Chiropractic care is a treatment system that focuses on the alignment of your muscles and bones.
One of the most popular forms of chiropractic care is called a “spinal manipulation,” sometimes referred to as a chiropractic “adjustment.”
Adjustments have become more and more popular for the treatment of chronic and acute neck and back pain thanks to promising emerging research that shows that these treatment methods work.
Medicare covers chiropractic procedures, but the criteria are extremely specific. Medicare will only cover chiropractic care as a treatment for a condition called spinal subluxation.
You’ll also need an official diagnosis and a qualified chiropractor for Medicare to cover this treatment. Some Medicare Advantage plans offer coverage for additional chiropractic care.
Medicare Part A
Medicare Part A does not cover visits to the chiropractor.
Medicare Part A deals with hospital care. Since chiropractic care is a service, not an emergency procedure, and it takes place in a doctor’s office, it’s not covered by Medicare Part A.
Medicare Part B
Medicare Part B covers medically necessary services (treatments required for your immediate needs) as well as preventive care.
Preventive care is a little tricky to define, but mental health services, flu shots, and well visits to your general practitioner are all considered preventive care.
Medicare Part B will cover spinal manipulation (alignment) as a medically approved treatment for spinal subluxation.
The number of treatments that are covered may differ according to how many treatments are necessary to correct your condition.
Medicare Part B will cover 80 percent of the cost of the treatment, after you’ve met your yearly deductible. Medicare won’t cover the cost of diagnostic tests your chiropractor might order, such as X-rays.
In 2018, the U.S. House of Representatives introduced a bill to expand the types of chiropractic care Medicare covers.
The bill has yet to be voted on, but if it passes, there may be an expansion of Medicare coverage for chiropractic services in the near future.
Pay close attention to news on this subject and check with your healthcare provider to get updates on this pending legislation.
Medicare Part C
Medicare Part C, which is also called “Medicare Advantage” or “MA,” is the name for Medicare health plans offered by private insurance companies.
These plans are approved by the federal government, but they might cover additional treatments that Part A and Part B don’t cover. These plans cover you as your primary insurance.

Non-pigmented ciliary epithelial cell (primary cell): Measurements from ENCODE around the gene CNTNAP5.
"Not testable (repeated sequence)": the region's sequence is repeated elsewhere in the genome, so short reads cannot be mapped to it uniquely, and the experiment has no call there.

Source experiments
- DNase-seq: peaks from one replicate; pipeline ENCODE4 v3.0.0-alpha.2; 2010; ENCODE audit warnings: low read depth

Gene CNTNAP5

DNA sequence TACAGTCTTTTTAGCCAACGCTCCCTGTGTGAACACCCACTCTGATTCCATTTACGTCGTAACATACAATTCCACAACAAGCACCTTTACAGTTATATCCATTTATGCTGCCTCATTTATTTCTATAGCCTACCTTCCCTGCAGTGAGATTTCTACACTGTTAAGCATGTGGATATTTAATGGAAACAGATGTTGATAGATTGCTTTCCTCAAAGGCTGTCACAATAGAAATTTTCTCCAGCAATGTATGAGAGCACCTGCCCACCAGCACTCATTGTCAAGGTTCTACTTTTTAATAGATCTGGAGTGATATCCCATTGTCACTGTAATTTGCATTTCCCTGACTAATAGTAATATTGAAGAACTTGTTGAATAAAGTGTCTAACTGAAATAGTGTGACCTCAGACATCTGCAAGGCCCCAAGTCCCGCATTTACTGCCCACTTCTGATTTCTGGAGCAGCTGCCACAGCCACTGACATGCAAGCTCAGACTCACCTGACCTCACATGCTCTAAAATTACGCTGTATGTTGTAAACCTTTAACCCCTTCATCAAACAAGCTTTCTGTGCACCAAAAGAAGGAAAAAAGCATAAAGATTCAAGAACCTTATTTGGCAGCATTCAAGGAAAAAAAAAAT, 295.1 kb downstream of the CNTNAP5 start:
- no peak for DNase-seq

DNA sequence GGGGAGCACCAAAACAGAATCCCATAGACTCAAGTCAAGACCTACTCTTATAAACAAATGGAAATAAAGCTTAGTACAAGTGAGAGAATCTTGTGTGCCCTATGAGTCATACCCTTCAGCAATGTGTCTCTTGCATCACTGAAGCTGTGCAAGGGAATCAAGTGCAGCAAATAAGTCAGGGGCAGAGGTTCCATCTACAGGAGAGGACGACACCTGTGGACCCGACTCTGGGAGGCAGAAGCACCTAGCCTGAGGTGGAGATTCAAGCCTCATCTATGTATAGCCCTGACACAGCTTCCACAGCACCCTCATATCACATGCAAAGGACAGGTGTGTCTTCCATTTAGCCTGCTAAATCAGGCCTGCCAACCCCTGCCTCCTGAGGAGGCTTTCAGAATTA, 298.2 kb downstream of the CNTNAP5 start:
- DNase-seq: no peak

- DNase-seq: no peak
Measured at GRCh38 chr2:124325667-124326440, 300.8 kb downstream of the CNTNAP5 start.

Some Medicare Part C plans may cover chiropractic treatment, but each individual plan will be different in what it offers.
Treatments beyond spinal manipulation may be covered by some plans. You can research exactly what individual plans cover, compare them, and purchase a Part C plan at the Medicare.gov website.
Medigap/Medicare supplement plans
Medigap plans, also called “Medicare Supplement Insurance,” are plans you can purchase in addition to Original Medicare. Copayments and deductibles are some of what can be paid by Medigap plans.
If you have Original Medicare and are approved for chiropractic treatments, you’re still responsible for 20 percent of the cost. If you’ve purchased a Medicare supplement plan, that plan would cover that cost.
You can compare and purchase Medigap coverage on the official Medicare website.
Tips for enrolling in Medicare if you need chiropractic care
- Know when the open enrollment period is: This is the time during which you can enroll in or make changes to your Medicare plans. Every year, open enrollment for Medicare Advantage Plans is October 15 through December 7.
- Compare plans: The cost and coverage of Medicare Part C and Medigap can vary greatly. Be sure any plan you choose includes chiropractic care.
- Check on chiropractors: Some plans require that you use a provider in their network. Be sure to double-check to see if your chiropractor is approved and is included in your plan’s network before enrolling.
Understanding Medicare chiropractic coverage
If you know that you need chiropractic care, remember that regular Medicare will only cover it as treatment for spinal subluxation.
You’re responsible for the cost of treatment until you meet your annual deductible.
Medicare Advantage plans and Medigap plans may help cover some of your out-of-pocket costs for chiropractic care. You cannot choose both, you must decide if you want an Advantage plan or Medigap coverage.
Chiropractic treatments focus on the connections between your bones and muscles. Licensed chiropractors perform movements that bring your body’s musculoskeletal system back into proper alignment.
These treatments are usually administered in a chiropractor’s office, though some chiropractors have hospital privileges.
Chiropractors may also offer other health services, such as:
- nutritional advice
- fall prevention
Research into the effectiveness of chiropractic treatment is ongoing.
Currently, there’s no conclusive data set that demonstrates outcomes.
However, there’s a significant body of
- low back pain
If you visit a chiropractor for chronic back pain treatments, your visits may be covered by Medicare.
Currently, manual manipulation of the spine is the only type of chiropractic treatment that Medicare covers.
Medicare Part B covers these services, but Medicare Advantage plans and Medigap can play a role in paying for these treatments, too.